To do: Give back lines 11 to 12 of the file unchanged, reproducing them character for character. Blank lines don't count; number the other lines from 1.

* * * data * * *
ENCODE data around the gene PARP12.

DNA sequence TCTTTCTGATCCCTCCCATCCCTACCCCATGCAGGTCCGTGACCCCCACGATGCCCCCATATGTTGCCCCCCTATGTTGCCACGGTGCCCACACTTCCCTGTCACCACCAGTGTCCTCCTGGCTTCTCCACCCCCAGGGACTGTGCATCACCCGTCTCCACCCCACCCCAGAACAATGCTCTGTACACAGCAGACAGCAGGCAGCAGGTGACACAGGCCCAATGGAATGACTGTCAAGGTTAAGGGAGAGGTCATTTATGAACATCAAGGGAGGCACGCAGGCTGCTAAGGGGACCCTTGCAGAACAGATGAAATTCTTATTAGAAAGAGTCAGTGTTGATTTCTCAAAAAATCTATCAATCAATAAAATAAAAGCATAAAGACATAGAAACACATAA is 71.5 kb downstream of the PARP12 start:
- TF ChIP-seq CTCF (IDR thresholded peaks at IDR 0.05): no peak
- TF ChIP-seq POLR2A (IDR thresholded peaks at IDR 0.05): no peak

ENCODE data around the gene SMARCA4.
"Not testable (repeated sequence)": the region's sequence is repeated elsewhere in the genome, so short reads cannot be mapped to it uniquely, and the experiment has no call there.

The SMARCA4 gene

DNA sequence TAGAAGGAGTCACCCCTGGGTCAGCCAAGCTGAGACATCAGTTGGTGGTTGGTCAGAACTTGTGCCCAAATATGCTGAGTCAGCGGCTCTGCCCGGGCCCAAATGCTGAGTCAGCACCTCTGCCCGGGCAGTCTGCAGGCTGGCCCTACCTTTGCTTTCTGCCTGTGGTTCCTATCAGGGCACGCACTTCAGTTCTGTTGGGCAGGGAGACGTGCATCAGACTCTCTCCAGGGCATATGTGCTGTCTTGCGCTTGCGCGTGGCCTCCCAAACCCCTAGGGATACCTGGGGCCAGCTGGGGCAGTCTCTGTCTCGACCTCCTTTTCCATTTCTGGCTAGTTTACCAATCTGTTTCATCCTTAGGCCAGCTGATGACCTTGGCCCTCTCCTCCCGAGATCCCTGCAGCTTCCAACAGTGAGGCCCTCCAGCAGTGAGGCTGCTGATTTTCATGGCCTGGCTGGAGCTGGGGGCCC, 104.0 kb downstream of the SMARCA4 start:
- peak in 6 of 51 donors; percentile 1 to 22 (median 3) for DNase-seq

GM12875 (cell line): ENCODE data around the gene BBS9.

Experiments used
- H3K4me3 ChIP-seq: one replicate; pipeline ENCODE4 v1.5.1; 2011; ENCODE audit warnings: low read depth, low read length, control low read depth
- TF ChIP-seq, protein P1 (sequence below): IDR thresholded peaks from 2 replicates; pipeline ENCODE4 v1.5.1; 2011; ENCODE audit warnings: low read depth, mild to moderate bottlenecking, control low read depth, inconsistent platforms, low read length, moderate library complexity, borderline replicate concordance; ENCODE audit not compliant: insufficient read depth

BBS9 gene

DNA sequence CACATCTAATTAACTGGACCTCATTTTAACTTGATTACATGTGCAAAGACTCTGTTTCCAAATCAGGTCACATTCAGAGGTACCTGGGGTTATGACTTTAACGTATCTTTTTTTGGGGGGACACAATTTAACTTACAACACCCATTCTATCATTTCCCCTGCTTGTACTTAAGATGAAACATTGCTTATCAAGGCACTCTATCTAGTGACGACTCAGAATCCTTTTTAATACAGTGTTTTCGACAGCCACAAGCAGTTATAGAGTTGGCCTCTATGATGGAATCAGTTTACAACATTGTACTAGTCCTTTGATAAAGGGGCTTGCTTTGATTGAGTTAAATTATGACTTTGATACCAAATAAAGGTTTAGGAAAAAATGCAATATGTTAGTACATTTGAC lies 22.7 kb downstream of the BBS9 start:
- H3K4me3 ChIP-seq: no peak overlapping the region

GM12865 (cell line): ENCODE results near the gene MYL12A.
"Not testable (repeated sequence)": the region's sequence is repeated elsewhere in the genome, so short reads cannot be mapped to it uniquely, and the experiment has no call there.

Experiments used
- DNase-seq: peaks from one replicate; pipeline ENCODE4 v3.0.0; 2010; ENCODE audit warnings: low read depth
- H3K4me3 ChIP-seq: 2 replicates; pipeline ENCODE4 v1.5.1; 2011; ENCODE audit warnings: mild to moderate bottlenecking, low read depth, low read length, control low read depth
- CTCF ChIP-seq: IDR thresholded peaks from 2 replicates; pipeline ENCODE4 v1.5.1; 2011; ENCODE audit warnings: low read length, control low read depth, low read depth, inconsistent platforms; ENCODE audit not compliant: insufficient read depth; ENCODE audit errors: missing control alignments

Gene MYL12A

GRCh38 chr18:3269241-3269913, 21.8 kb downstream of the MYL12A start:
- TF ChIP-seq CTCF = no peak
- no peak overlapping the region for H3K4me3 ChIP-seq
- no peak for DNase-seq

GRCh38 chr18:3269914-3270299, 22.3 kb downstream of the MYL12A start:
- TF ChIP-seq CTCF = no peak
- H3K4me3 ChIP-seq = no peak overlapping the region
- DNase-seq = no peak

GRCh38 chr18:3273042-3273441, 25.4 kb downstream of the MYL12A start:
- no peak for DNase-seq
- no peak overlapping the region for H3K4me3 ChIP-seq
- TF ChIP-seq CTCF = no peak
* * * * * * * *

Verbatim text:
Experiments used
- H3K4me3 ChIP-seq: one replicate; pipeline ENCODE4 v1.5.1; 2011; ENCODE audit warnings: low read depth, low read length, control low read depth